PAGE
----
Carnations, pinks, Sweet williams.
Easy flowers in shades of pink and red, and white, for full sun or light shade. The forms sold as annuals are actually short-lived perennials, meaning they will grow and bloom for 2 - 3 years, and they can bloom in every season.
Florist's carnations are tricky in the home garden because they are tall and floppy, but there are wonderful dwarf versions with spicy fragrance. There's a nice border right on the corner of L and 8th Streets. Sweet william is biennial: planted in fall, it blooms with the roses the following spring, and will happily reseed.
Green-leaved Dianthus are usually short-lived but bloom over a long season; grey-leaved types are usually long-lived and bloom for a few weeks each year.
Hemerocallis (Hem-ur-oh-kall-iss). Daylilies.
Clump-forming plants with grass-like foliage, for sun or light shade. Tolerant of somewhat wet soil or some drought.
The flowers are what you might call an open-and-shut case: open in morning, shut by evening. Did you know that there are over 34,000 varieties? The primary breeding improvements have been in color range (now true red, purple, and even nearly pure white), flower size, and much longer season of bloom. Dwarf varieties have become popular, with 'Stella d'Oro' becoming very popular due to its compact habit and nearly year-long bloom.
Phygelius capensis (fi-jee-lee-us kay-pen-sis or kuh-pen-sis).
Cape fuchsia should be in the garden of every hummingbird lover, except that it isn't common in the nursery trade. Worth looking for because of the bright pink or red tubular flowers nearly all year in sun or light shade. The species is tall and floppy; new hybrids are more compact. 'Moonraker', with pale yellow flowers, has become the most common variety--which is too bad, since the hummers mostly ignore it! Divides easily and roots readily from cuttings.
Solidago (Sole-i-dog-oh) is Goldenrod, native to the eastern U.S.
The bright yellow flowers span late summer and early fall, a period when not much else is blooming. Tough, slow spreaders which are tolerant of heat and poor soil, and now available in dwarf forms. Plant them with Asters and smaller ornamental grasses (Stipa tenuissima is a great, feathery-looking choice) for a miniature meadow.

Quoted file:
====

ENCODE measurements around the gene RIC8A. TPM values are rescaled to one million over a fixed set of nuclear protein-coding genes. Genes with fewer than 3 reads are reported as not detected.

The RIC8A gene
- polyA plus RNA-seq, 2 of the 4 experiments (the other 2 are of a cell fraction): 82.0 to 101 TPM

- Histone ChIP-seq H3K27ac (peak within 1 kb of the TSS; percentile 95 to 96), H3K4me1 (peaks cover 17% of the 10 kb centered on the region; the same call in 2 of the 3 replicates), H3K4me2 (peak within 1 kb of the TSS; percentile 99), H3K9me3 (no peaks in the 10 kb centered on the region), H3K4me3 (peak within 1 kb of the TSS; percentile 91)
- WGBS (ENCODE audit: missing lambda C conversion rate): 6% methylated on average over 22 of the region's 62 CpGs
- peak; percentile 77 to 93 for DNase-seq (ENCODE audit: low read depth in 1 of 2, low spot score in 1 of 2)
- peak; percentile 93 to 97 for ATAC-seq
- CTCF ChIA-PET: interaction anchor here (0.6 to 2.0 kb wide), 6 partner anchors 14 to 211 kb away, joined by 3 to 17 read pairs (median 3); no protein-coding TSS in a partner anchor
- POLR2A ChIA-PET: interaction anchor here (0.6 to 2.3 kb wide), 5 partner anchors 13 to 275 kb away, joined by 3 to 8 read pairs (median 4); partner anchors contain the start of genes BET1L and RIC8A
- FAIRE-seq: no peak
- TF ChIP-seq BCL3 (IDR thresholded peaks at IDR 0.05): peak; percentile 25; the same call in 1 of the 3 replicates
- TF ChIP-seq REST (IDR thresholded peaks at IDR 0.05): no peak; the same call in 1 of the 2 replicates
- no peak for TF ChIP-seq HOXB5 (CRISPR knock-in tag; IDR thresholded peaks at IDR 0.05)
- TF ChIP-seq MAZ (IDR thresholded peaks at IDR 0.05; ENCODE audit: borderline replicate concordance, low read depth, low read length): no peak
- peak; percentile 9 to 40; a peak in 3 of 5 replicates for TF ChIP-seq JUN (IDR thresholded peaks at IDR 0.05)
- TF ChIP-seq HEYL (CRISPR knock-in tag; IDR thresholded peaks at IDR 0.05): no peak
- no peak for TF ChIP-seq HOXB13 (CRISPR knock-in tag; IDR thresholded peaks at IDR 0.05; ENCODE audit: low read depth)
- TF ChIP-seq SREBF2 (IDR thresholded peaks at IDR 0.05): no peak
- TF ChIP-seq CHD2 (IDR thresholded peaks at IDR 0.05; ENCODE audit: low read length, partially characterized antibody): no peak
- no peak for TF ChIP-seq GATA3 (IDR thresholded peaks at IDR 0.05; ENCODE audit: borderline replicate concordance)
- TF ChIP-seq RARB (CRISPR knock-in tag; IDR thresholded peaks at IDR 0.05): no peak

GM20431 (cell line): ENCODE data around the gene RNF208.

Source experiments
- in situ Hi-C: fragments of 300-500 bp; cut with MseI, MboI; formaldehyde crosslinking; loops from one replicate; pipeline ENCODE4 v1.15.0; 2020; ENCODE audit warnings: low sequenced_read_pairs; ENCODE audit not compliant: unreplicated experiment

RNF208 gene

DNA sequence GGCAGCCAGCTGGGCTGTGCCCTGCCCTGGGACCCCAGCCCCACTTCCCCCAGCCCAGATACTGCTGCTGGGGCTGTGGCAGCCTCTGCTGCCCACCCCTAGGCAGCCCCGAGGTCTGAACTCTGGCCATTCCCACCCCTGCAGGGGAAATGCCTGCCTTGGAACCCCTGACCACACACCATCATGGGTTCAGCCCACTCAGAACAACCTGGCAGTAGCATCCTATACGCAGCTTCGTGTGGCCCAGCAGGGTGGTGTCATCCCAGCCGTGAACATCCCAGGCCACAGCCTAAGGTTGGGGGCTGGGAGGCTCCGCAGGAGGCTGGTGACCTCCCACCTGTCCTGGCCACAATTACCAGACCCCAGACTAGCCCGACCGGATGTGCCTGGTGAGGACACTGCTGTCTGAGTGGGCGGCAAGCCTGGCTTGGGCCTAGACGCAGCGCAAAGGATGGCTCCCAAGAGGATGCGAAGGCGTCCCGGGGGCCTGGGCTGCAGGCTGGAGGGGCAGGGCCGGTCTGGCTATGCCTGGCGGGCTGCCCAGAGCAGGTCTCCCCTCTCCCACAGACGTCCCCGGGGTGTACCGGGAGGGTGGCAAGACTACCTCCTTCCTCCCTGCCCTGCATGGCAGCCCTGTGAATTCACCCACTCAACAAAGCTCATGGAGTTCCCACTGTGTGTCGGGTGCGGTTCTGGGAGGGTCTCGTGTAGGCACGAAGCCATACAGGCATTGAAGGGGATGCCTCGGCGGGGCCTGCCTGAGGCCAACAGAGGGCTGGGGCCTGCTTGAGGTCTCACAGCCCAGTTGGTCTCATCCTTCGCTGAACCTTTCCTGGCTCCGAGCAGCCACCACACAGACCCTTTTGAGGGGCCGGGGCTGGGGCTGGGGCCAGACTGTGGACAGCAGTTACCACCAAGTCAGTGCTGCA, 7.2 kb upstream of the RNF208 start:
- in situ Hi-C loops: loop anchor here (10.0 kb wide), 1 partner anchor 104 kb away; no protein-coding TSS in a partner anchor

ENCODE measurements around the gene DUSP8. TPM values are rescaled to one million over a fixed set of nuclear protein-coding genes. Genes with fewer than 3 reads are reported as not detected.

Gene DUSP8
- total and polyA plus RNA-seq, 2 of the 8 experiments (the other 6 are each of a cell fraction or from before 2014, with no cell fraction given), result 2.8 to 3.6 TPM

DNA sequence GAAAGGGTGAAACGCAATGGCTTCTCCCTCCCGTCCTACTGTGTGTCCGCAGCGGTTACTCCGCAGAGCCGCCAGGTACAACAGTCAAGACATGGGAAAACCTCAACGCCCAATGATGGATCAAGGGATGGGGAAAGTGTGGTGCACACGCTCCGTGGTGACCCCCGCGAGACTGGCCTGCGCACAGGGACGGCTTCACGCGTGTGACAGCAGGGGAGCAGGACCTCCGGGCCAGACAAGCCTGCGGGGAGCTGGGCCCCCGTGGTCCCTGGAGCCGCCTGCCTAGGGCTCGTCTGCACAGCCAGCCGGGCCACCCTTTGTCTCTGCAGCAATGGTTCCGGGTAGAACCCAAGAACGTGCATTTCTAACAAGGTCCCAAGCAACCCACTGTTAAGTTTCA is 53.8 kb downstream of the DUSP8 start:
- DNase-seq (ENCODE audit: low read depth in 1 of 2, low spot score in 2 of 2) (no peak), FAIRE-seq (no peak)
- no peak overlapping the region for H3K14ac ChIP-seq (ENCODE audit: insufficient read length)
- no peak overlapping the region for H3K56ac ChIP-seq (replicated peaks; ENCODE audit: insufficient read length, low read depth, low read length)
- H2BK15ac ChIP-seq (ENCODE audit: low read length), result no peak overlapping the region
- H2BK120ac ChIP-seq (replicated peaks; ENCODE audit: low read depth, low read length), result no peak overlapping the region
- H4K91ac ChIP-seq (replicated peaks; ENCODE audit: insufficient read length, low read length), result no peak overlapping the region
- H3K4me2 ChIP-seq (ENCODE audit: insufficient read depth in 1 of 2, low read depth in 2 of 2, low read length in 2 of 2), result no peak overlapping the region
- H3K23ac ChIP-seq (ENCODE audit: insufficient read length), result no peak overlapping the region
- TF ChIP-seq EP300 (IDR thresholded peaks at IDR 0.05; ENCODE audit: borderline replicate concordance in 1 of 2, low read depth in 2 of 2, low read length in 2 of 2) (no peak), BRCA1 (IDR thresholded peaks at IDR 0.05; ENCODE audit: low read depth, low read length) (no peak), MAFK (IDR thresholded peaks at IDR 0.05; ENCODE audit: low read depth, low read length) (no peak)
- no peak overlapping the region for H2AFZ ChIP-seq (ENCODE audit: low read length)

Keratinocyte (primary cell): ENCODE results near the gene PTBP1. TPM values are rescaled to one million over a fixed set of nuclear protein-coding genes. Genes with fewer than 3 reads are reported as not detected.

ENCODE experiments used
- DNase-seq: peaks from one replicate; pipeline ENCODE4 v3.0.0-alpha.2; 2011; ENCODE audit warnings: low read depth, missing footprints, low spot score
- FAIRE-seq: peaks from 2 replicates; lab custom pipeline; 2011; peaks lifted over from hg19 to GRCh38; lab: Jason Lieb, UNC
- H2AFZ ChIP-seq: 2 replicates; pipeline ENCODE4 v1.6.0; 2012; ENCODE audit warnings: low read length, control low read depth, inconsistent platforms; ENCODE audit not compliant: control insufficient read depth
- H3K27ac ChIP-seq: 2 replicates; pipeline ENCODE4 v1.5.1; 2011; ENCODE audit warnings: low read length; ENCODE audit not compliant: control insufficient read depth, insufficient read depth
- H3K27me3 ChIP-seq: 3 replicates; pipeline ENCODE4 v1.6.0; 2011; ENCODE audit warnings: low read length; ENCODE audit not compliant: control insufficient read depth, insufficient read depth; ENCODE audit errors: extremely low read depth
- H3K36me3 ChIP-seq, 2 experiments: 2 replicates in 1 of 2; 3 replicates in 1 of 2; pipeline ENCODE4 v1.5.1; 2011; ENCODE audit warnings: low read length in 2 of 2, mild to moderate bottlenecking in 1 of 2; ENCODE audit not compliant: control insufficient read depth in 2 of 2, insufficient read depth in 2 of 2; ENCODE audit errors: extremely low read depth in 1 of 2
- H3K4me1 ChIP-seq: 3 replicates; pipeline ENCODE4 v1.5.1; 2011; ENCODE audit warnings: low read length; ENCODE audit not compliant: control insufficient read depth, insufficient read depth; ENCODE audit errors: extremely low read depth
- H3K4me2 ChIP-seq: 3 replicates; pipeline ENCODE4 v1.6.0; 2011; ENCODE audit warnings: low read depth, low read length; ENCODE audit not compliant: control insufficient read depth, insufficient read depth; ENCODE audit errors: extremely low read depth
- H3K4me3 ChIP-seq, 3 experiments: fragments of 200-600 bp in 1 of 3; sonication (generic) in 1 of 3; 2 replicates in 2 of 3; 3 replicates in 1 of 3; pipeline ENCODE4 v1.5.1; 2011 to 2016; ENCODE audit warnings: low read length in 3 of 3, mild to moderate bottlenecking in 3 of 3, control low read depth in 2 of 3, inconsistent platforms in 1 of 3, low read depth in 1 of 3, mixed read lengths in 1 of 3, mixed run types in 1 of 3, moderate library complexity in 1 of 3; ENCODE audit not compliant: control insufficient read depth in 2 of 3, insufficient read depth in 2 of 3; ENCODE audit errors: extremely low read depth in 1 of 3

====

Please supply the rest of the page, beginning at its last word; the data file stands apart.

A few unusual perennials are worth considering for shade borders, which can be more challenging due to the limited palette of shade-loving flowers.
Houttuynia cordata 'Chameleon'
(Hoot-inn-ee-uh kor-dot-uh, or kor-date-uh) doesn't have a common name; it does have brightly colored leaves and pretty white flowers, and spreads steadily by underground stems. It looks like a colorful ivy ground cover, without the invasiveness of ivy.
Hakonechloa macra 'Aureola'
(Hack-on-uh-klow-uh mack-ruh Or-ee-oh-luh--try it!). Japanese forest grass is a graceful, soft grass with yellow foliage which--unlike most grasses--prefers shade here. It will even grow in dense shade, and is not invasive.
(Trad-uh-skant-ee-uh) is Spiderwort, a close relative of the old 70's houseplant, Wandering Jew. Grassy-looking clumps sport showy blue, white, or pink flowers. After a big flush of bloom they flop over; whack them to the ground and they'll pop up and bloom again and again, growing fine in shade or sun.
(An odd note: the change in color of Tradescantia blossoms has been used by activists in Japan to monitor radiation leaks from nuclear power plants. Type "Tradescantia flowers and nuclear power plants" into a search engine and you'll get lots of info on this!)
However you pronounce them, plant perennials for ease of gardening and long-lived beauty!
Click here for more information about perennials.
See also Showy flowering perennials
© 2008 Don Shor, Redwood Barn Nursery, Inc., 1607 Fifth Street, Davis, Ca 95616